A space company has briefly managed to catch a falling rocket using a helicopter and a hook in a test described by its chief executive as “something of a supersonic ballet”.
The test was part of Rocket Lab’s attempts to find relatively low-cost ways of recovering rockets for multiple missions to space.
After lifting off to send 34 satellites towards orbit at 10.50am local time (2350 BST) in New Zealand, the California-based company’s four-storey-tall Electron booster stage fell back through Earth’s atmosphere and deployed a series of parachutes to slow its speed.
At high altitudes above the South Pacific, just off the New Zealand coast, a helicopter hanging a long, vertical cable from its underside was steered by two pilots over the booster, which had stretched a capture line at its side as it descended under a parachute at roughly 22mph (35km/h).
The helicopter cable latched on to the booster’s capture line, seen on the company’s live stream, prompting cheers and applause from Rocket Lab engineers in the company’s mission control centre in Long Beach.
But the cheers turned to groans as the helicopter pilots were forced to release the rocket from the cable and drop it into the Pacific Ocean after noticing “different load characteristics” than had been experienced during previous capture tests, a Rocket Lab spokesperson later said.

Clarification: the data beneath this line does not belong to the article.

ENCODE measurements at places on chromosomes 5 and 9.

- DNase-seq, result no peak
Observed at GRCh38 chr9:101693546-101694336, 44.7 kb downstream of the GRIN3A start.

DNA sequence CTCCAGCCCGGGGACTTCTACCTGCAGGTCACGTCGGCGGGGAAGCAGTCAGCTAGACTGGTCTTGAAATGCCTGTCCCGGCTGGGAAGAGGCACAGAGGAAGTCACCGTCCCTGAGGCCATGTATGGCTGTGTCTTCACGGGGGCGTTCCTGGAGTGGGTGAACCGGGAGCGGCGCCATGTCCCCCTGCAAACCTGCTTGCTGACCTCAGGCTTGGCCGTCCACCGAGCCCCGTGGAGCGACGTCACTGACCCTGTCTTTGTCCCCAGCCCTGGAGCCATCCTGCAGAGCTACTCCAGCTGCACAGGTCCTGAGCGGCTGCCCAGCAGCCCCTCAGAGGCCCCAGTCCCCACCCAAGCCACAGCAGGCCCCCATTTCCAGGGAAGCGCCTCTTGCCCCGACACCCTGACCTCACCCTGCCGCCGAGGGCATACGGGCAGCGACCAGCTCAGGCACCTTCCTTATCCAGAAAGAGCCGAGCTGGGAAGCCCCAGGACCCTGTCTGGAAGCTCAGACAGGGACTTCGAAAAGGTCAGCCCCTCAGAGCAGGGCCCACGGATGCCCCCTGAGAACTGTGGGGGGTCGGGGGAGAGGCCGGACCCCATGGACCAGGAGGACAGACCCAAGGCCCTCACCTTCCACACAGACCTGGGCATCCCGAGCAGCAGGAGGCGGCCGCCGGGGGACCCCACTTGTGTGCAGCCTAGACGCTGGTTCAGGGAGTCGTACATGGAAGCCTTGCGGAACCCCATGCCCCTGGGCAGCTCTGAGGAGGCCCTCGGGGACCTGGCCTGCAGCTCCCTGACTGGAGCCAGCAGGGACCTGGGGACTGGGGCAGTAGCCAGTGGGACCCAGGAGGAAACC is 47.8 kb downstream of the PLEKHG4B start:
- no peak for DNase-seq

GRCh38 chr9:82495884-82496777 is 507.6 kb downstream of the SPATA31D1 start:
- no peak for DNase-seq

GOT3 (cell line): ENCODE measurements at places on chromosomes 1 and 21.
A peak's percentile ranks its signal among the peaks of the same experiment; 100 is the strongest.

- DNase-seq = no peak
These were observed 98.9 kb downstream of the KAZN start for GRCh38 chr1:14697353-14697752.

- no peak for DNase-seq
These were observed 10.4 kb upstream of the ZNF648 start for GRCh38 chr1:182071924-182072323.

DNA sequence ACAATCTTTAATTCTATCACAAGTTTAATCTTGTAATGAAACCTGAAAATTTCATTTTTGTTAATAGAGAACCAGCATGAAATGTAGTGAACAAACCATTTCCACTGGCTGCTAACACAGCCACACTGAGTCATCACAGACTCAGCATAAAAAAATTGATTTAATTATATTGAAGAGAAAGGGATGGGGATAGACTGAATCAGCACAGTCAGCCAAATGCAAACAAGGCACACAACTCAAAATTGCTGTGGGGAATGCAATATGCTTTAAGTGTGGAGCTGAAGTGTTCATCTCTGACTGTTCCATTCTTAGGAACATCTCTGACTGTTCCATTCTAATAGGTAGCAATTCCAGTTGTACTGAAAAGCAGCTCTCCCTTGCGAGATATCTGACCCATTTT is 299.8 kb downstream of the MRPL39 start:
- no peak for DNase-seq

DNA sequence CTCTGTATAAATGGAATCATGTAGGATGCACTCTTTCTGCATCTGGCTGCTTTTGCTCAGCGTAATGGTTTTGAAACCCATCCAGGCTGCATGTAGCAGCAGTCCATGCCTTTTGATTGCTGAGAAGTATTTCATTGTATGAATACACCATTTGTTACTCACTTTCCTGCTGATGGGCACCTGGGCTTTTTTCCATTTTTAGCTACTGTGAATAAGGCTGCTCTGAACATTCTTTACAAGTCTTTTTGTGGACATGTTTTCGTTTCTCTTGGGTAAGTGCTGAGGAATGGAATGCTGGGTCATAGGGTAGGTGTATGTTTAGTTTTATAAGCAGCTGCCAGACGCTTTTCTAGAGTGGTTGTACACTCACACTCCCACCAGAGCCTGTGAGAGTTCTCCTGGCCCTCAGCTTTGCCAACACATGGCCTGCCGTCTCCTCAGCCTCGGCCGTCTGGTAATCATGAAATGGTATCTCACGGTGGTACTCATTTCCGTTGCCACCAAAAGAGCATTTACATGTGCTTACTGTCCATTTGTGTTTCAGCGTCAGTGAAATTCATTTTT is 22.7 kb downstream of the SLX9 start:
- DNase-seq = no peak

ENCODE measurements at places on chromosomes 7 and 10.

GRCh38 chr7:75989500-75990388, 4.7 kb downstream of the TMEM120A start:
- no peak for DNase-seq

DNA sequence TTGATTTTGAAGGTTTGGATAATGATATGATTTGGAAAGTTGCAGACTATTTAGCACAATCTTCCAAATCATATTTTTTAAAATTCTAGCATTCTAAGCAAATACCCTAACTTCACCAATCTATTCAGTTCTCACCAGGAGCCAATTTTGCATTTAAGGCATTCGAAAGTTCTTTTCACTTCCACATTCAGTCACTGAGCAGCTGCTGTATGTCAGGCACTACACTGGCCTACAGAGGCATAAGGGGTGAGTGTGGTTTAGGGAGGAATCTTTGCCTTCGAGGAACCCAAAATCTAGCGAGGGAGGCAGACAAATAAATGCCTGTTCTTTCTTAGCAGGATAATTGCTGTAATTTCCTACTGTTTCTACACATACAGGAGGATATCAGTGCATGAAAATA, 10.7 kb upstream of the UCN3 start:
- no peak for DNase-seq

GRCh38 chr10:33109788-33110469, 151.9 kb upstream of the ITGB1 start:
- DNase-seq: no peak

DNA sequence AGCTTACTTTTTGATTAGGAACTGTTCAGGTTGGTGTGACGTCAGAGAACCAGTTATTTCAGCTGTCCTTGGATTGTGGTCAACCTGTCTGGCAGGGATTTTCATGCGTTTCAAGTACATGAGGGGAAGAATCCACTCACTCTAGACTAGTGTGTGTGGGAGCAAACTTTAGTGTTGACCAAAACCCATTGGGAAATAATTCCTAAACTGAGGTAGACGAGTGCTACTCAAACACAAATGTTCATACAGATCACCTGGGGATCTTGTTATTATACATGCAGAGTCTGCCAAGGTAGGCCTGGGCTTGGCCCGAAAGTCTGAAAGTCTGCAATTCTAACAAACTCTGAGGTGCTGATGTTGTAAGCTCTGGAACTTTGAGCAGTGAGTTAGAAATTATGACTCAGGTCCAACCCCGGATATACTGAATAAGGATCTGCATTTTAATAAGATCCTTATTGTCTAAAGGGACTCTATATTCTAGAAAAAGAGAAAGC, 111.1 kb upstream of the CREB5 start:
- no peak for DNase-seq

Peter Beck, the founder and chief executive of Rocket Lab, said: “Bringing a rocket back from space and catching it with a helicopter is something of a supersonic ballet. A tremendous number of factors have to align and many systems have to work together flawlessly, so I am incredibly proud of the stellar efforts of our recovery team and all of our engineers who made this mission and our first catch a success.”
The rocket stage made a controlled splash down in the ocean after its brief capture. Onboard systems oriented the rocket to minimise damage from its impact with the water. It was then loaded on to a recovery vessel.
Its condition will be assessed and a decision made as to whether to refurbish it for another flight. Reusing rocket stages significantly lowers the cost of reaching orbit. Catching them before they splash down removes the risk of damage from saltwater and the impact.
The team will also review the brief capture to understand what happened and determine if changes are needed before the next midair helicopter attempt. Another Electron launch is scheduled for later this month.